Monitors of that size are unable to reproduce lowest notes no matter what (even though some manufacturers using some tricks will try to convince you otherwise offering nicely extended but quite unnatural sounding bass). But when I say „natural sound” I mean first of all that voices and acoustic instruments sound realistic. Why? Because is there really something you might call a natural sound of electric or electronic instruments? Their sound depends on the devices they are plugged in, and those „devices” can make guitar sound like a piano or other way around. So, in my opinion of course, it's hard to talk about „natural” sound of electric guitar, or keyboard. But you can when it comes to human voices or acoustic instruments. Each and everyone of us, audiophile or not, knows the sound of human voices very well as we hear them everyday. So most people don't have any trouble distinguishing human voice from one coming from some voice simulator. I might say the same about acoustic instrument – all people attending some live concerts with acoustic instruments involved know their sound (even though sonic signature might differ from one instrument to the other) so when listening on speakers they can also say whether the sound is natural or not.

I truly enjoyed listening to many recordings of classical and acoustic guitars. Starting with famous concert of three guitar maestros in San Francisco and ending with some Paco Pena's flamenco. Just to make sure that the sound was natural, I mean for real not just in my head because of Anssi's influence, I took out my own, old guitar. Not that I can play very well, but doing my best just to check how different a guitar from speakers sounds comparing to „live” guitar, simply does the trick. And it was so close, that I could finally be sure it was an objective assessment There were strings playing, there was „wood” adding its part, all in correct, well balanced proportions, giving the guitar proper weight, proper tone, depth and so on. I like to use Friday night in San Francisco as a test recording because there are (in some pieces) three guitars playing quite close to each other, so listening to it helps to assess how precise is the soundstage and how selective sound gets. When pointing out which guitarist sits where, and following any of them any time come easy, it means that system does well in terms of selectivity and spacing. Finnish little buddies proved themselves in these regards offering me a great time and real enjoyment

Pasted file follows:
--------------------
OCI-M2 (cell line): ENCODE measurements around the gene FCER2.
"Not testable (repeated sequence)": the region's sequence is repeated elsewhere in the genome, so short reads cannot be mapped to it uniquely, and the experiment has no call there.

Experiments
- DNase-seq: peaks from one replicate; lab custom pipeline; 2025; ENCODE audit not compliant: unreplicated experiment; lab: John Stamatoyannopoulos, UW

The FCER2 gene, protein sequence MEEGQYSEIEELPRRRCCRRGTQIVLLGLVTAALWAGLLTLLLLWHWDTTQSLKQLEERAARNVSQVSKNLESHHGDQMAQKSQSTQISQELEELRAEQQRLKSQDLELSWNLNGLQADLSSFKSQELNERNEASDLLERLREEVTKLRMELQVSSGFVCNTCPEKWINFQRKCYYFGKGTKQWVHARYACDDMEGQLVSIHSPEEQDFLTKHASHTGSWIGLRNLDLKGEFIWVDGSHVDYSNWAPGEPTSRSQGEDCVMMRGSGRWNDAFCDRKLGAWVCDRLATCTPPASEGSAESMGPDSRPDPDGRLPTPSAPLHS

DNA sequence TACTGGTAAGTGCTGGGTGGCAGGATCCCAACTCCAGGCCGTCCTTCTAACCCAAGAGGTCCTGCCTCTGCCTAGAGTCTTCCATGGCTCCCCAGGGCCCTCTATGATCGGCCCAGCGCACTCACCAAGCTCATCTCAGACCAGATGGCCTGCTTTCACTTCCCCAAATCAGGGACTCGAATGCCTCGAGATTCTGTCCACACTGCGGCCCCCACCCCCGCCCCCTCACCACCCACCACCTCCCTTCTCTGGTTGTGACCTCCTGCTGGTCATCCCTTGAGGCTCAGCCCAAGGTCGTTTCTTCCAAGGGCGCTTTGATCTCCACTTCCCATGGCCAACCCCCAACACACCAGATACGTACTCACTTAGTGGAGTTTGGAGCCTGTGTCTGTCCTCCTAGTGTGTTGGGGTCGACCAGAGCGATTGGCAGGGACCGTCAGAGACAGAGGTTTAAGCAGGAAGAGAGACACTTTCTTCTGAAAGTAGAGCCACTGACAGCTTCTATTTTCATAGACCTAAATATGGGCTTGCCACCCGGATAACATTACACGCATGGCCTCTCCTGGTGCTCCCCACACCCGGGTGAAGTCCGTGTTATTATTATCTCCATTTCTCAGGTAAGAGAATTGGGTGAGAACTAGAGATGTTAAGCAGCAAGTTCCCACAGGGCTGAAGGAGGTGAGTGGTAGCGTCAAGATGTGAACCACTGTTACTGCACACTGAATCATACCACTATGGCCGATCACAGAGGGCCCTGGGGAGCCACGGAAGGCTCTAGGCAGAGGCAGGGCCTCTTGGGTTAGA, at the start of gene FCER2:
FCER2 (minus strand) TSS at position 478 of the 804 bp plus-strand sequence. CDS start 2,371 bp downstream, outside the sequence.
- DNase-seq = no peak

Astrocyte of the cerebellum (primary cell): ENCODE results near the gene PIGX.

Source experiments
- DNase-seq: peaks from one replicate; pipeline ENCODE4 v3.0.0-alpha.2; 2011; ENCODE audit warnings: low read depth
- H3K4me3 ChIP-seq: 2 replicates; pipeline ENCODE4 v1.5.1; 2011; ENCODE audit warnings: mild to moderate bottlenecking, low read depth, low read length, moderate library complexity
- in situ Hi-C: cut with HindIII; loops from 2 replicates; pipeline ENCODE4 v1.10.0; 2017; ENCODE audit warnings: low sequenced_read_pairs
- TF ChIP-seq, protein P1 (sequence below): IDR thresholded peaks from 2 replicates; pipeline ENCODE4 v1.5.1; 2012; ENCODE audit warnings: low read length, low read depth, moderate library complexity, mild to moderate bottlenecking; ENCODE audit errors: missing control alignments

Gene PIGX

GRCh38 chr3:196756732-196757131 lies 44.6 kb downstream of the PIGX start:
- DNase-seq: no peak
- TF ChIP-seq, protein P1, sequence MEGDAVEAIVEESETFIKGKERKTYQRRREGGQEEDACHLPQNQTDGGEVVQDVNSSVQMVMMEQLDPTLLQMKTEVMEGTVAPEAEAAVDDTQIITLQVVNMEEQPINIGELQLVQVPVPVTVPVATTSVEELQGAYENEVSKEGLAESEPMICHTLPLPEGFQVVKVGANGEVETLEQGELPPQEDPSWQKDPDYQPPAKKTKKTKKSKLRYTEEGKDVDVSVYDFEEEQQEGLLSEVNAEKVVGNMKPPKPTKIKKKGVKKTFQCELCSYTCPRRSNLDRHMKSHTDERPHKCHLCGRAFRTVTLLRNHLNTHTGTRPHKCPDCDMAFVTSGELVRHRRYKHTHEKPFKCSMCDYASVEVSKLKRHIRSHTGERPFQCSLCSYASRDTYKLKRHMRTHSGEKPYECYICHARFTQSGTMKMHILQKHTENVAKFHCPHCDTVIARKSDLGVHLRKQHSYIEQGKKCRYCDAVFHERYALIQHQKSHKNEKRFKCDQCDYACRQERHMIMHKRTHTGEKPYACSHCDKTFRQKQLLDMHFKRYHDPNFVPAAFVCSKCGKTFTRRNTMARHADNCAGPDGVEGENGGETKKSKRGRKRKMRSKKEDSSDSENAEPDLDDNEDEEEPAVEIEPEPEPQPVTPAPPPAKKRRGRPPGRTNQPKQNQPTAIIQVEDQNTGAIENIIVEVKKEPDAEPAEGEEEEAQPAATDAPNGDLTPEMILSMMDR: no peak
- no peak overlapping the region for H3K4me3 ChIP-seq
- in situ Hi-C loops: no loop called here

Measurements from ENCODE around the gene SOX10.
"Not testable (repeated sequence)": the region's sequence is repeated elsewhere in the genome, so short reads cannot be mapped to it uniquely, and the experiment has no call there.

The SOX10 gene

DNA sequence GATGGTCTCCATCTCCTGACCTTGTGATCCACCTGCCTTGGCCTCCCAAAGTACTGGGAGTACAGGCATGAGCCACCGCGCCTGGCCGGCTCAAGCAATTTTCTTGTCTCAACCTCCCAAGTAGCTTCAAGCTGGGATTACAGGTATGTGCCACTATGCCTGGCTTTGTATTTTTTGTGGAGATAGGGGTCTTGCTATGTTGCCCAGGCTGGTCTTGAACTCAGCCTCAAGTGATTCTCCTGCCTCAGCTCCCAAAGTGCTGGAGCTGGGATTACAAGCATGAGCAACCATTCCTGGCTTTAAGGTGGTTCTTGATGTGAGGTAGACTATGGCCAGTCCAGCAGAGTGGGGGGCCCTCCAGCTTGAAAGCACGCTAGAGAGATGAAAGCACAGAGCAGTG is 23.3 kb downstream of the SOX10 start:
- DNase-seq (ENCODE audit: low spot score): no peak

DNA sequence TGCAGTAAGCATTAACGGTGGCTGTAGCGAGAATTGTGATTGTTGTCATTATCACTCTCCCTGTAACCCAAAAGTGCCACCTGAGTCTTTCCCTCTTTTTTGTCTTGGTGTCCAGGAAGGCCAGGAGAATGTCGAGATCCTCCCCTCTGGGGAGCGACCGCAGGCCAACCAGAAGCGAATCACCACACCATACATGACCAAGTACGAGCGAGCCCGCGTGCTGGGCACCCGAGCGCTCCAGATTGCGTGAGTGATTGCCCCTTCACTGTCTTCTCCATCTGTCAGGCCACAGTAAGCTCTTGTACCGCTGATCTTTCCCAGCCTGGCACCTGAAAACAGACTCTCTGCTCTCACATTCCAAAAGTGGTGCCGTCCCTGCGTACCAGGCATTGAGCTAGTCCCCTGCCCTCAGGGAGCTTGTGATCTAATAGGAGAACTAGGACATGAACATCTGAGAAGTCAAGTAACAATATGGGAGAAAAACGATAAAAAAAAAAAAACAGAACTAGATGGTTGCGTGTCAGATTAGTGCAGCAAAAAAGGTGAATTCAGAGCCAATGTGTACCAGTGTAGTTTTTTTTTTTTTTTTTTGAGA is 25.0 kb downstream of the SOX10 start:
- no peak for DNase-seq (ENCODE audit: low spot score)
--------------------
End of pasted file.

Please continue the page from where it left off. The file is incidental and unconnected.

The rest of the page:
I could write exactly the same about jazz performed by, aforementioned Ray Brown Trio, Arne Domnerus band, or some „classics” including great Miles Davis or John Coltrane. I told you already before about the sound of bass so now few words about brass and woodwind instruments. Like Miles'es trumpet or Coltrane's saxophone – rich, vibrant, vivid with lots of small details – musician's breathing, manual work, vibrating air, etc., etc. – all delivered in quite distinct, fluid, coherent and... oh yes, natural way. I enjoyed listening to such music via Amphions a lot. Sure, I know many loudspeakers capable of a better performance, but also costing much more. Argon1 are mid-priced, small monitors and offer a very good sound for one, and a great price/performance ratio for two and that's not so common combination.